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It is condos that they own. Do you really think it would be that easy to sell a condo in a crappy building like that, then find a new place?
You also missed the point. The point is that the builders did not do what they were supposed to do.

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.

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At Marina Bay. And I imagine more developments will run into the same issue. These five over one cookie cutter complexes are built with shoddy material and poor labor. People don’t move because moving is expensive and cumbersome and where exactly do you go?

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Because the owners are quite frankly probably underwater. I remember when that big condo tower off the J-Way was found to have a ton of issues and between the HOA fee and the special assessment fees to fix everything wrong, the monthly costs were something like 1200$ a month in building fees, and there were SO MANY units going up for sale and not moving at all. 1-2 bedroom units in JP for 300k not moving.

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Selling a home with these kinds of problems (and publicity about them) isn't going to be easy. On top of that, selling a home has its own costs.

The builder should live up to their obligations and requirements.

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Fix the building according to what he said, or never get a permit in Massachusetts again.

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At least you recognize a decent one liner when you see one, even if you fumble when using it yourself. Keep at it.

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Move, and sell it to whom?

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When we were purchasing our renovated Victorian in JP from Gary Martell about 20 years ago, we found (before negotiation) that the basement was flooding each storm and they were quietly pumping it out without telling the realtor. Luckily, that led to (mostly) fixing the problem and $10k price reduction.

We later found they installed an old AC unit rather than a new one after the last inspection and used a downspout pipe rather than an air duct to vent the first floor bath. The outside windows frames were rotting and we had to repaint the exterior within two years.

It was a lovely house, though, mostly thanks to late 1800's era craftsmanship.

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What happened to that 15K?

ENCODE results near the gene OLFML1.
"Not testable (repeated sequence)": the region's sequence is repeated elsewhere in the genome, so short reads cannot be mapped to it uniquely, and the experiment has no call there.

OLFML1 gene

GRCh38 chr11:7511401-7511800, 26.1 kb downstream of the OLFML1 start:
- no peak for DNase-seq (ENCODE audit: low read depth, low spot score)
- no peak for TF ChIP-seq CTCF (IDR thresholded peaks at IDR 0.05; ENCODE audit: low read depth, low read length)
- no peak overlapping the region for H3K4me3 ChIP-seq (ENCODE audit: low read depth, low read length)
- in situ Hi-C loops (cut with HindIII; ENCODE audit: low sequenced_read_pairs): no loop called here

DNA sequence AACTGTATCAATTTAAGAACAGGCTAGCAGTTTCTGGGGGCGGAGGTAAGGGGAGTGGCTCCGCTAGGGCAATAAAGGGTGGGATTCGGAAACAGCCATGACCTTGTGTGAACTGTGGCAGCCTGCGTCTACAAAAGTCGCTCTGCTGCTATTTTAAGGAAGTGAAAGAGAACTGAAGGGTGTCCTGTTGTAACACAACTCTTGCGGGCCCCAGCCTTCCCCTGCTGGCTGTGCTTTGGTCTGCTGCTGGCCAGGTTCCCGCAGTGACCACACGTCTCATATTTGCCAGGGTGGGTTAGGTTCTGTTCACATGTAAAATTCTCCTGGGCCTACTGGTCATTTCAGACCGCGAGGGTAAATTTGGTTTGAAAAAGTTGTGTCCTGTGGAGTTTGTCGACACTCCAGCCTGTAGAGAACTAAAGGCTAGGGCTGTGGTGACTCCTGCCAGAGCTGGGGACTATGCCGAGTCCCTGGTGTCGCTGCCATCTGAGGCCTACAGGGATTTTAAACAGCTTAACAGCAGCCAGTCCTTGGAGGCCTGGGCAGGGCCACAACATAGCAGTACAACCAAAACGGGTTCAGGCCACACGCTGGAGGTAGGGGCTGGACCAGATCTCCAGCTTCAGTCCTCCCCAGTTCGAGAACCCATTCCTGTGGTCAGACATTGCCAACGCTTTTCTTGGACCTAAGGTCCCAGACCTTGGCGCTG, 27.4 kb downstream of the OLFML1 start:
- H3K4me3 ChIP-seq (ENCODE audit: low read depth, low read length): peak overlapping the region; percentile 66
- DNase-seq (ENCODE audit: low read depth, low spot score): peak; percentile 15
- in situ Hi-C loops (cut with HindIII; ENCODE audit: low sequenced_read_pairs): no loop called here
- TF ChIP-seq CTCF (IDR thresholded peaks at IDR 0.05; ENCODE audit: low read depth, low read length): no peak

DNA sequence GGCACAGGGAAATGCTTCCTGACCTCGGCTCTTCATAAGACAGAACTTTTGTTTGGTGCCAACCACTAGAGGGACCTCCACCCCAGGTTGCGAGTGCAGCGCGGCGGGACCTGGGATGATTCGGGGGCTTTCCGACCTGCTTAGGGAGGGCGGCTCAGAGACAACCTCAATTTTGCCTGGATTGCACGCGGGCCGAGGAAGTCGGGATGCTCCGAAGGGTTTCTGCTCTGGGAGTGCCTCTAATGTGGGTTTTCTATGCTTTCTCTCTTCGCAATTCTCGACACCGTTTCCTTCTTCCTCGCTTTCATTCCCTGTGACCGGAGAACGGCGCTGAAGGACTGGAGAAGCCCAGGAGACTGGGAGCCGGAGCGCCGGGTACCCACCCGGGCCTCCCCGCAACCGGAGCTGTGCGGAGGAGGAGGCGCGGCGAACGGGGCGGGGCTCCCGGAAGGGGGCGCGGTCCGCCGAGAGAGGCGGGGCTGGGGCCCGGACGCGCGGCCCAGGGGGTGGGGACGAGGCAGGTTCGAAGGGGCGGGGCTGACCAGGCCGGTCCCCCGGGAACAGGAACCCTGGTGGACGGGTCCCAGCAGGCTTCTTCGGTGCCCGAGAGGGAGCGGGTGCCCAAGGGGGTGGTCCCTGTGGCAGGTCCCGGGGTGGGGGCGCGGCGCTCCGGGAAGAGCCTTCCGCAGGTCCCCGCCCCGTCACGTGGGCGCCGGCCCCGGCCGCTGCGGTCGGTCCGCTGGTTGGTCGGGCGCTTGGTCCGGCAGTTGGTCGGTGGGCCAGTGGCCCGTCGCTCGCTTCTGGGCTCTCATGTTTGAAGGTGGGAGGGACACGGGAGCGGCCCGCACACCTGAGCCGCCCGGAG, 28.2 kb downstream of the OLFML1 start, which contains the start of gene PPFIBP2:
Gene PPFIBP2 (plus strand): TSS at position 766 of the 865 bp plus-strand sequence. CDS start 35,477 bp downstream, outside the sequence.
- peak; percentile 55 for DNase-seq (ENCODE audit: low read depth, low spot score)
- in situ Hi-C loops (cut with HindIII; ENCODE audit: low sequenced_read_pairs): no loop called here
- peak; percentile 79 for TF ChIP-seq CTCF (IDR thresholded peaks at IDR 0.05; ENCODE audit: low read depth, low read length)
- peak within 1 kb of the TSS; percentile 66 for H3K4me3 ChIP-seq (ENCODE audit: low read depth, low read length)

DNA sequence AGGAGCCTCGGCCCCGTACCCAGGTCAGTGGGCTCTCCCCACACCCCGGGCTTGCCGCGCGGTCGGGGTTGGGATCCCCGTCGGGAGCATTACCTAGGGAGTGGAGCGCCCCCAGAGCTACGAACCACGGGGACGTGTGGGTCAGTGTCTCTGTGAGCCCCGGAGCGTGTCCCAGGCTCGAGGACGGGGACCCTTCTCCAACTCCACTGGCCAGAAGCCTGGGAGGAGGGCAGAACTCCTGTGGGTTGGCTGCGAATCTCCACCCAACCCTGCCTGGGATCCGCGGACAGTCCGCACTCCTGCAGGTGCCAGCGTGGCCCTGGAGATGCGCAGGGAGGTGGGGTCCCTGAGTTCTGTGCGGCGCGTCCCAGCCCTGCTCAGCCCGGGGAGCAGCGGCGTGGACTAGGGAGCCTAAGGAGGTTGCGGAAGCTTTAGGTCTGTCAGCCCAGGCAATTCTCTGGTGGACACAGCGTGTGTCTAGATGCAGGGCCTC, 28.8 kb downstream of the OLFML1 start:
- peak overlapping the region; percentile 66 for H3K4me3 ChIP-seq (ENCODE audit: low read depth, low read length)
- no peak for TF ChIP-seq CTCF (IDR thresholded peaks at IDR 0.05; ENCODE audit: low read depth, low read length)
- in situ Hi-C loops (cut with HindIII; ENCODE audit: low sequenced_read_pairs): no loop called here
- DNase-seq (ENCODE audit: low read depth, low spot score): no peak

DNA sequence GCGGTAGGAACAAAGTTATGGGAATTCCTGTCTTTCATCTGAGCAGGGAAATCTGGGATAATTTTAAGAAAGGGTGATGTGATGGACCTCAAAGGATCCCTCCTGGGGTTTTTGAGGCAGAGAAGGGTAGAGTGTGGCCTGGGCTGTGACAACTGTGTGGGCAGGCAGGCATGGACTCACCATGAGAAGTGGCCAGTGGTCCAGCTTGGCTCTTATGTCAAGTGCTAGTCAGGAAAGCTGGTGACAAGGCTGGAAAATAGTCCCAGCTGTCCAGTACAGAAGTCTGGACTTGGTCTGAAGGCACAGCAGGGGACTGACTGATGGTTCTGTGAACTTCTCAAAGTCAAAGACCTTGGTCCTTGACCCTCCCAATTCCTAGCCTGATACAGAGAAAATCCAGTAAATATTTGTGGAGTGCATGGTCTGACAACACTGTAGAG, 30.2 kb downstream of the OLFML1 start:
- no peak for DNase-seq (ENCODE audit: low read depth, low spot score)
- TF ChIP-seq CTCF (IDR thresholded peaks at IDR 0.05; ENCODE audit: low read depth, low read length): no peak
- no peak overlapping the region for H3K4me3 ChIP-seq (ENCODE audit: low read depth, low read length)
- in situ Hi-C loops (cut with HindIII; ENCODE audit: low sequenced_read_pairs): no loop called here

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Good bones will carry a house through a lot of shitty work and neglect. Part of the issue with these new buildings is the basic structure of the buildings are pretty bare bones to begin with, particle board and 1.25x3.25s, maybe some concrete brick around the elevator and that's it. So when water and time and issues arise, nothing else can compensate and it becomes very run down very fast.

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Two things…

Gary Martell. What a surprise.

Rwgfy will never get over the fact he lost the last mayoral election. It’s the gift that keeps on giving. LOL.

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That sidewalk is a crying shame. Developers like this should not be allowed to start a new project until the old cuts the mustard.

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The thing I don't get about cases like this: did the builder think that the people living there just would never notice that this building is (allegedly) crap?

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He seemed like a nice guy; I would hate to think that he’s dishonest.

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This is going to be endemic in a few years. SOO many of these buildings are going up, absolutely slapdash, not even following their own submitted plans to shave costs and cut corners. House flipper level quality from the ground up.

You cannot achieve density when people who do buy into density have nothing but horror stories. Functional density, density people actually want to live in, requires not hearing every time your neighbor takes a shit.

"Sullivan and Martell proposed installing "puddy pads," material designed to absorb sounds"

Puddy Pads are designed to go around outlets, junction boxes, etc, as a supplement to a noise cancelling system. They are not remotely a solution to generalized sound problems. They are however super cheap and require no demo or repair. Idiots.

The city HAS to start monitoring these guys. Actual inspections where the approved plans are compared to the building going up and work has to stop until these removed features are fixed. Issues with water, drainage, etc, also effect the building's neighbors. Missing fire safety systems are a danger to the whole neighborhood. Stop enabling developers to cheap the fuck out once they get through the insane zoning process and redirect some of that energy to making sure the buildings going up are livable goddamn buildings.

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Wow Martell gets around. I knew I remembered his name from last year. Now another one?

https://www.universalhub.com/2023/developers-check-briefly-takes-center-...

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or were their eyes glazed over by the crown molding?

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of substandard developments throughout the City, but few can afford to sue.

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I recall (from uHub) that the biggest gripe about this development as it was being vetted was that the tenants would be causing the neighbors unrelenting annoyance with the noise from their roof deck. I bet those neighbors are gloating today.